Flying high through troubled times


Qantas jumbo

Handling the pressures of pharmacy is no mean feat… but we can take a few lessons from one aviation hero, writes Vanessa Lontos

On November 4th 2010, Captain Richard Champion de Crespigny was the pilot in command of Qantas Flight 32.

QF32 was a scheduled passenger flight that suffered an uncontained engine failure and made an emergency landing at Singapore Airport following an almost catastrophic air disaster. 

I don’t remember hearing of this flight emergency at the time, but recently on SBS’ Insight, Captain de Crespigny shared, in intimate detail, the extremely high-stakes experience of being in charge of that flight, and what it took to manage the aeroplane, control the situation, keep all crew safe and calm and ultimately bring all 400 passengers down safely. 

While pharmacy is very different to aviation, it is not uncommon for pharmacists to be working in high-pressure environments every day while serving hundreds of patients in often complex areas of health and chronic disease. 

This left me thinking about what it takes to be a leader when you are under pressure and what it takes to consistently making a contribution to the health outcomes of your patients every day.

Here are three quick tips:

 

Have a ‘flight’ plan

Captain de Crespigny shared that many pilots follow three rules when flying an aeroplane: ‘Aviate – Navigate – Communicate’. 

Aviate means to know how to fly the plane and where you are going; navigate means to follow a path and make adjustments along the way, and communicate is something you have to do every step of the way. 

Starting your day with a plan around what you want to achieve helps you all remember what you’re all aiming for. 

Then navigating and spending time communicating with your team, while making adjustments along the way, can help keep everyone on track and greatly increase your chance of creating success with your patients.

 

Find your stress

After spending many hours travelling around Australia coaching pharmacists, I have found that almost all pharmacists, when asked what do they enjoy most about their work, have answered, “I love to help people with their health”. 

Interestingly, the same number are experiencing very high levels of stress and pressure and find spending time with their patients challenging.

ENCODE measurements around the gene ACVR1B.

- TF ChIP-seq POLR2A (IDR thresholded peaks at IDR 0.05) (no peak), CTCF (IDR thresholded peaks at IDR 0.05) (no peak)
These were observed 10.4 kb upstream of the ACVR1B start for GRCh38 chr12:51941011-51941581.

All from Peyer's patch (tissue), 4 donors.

The quickest way to identify the cause of stress and pressure is to ask yourself the question: “What makes me feel overwhelmed, and how do I manage it?”

Building effective stress-busting strategies can fast track your road to success.

 

Take control and talk to your patients

Your ability to manage the high-pressure demands of a pharmacy business and still build toward better patient outcomes, often comes down to one thing – taking control. 

One of the most powerful ways to take control is through the decisions you make every day.  Especially the decisions you make around how much time you have to talk to your patients. 

Sometimes the time we spend communicating with our patients is the first thing to go when we are busy. Spend some time today bringing awareness to what decisions you are making around patient time and communication.  

Finally, a thought: maybe this time of high pressure in pharmacy isn’t so much an emergency, but the perfect opportunity to show all the different ways we can fly.

 

Vanessa is a community pharmacist, former pharmacy owner, certified coach and director of The Care Project. Vanessa helps pharmacy owners, pharmacists and pharmacy assistants improve patient health outcomes and pharmacy business success through engagement, change leadership and professional service implementation. You can find out more at www.thecareproject.com.au.

Image courtesy Qantas

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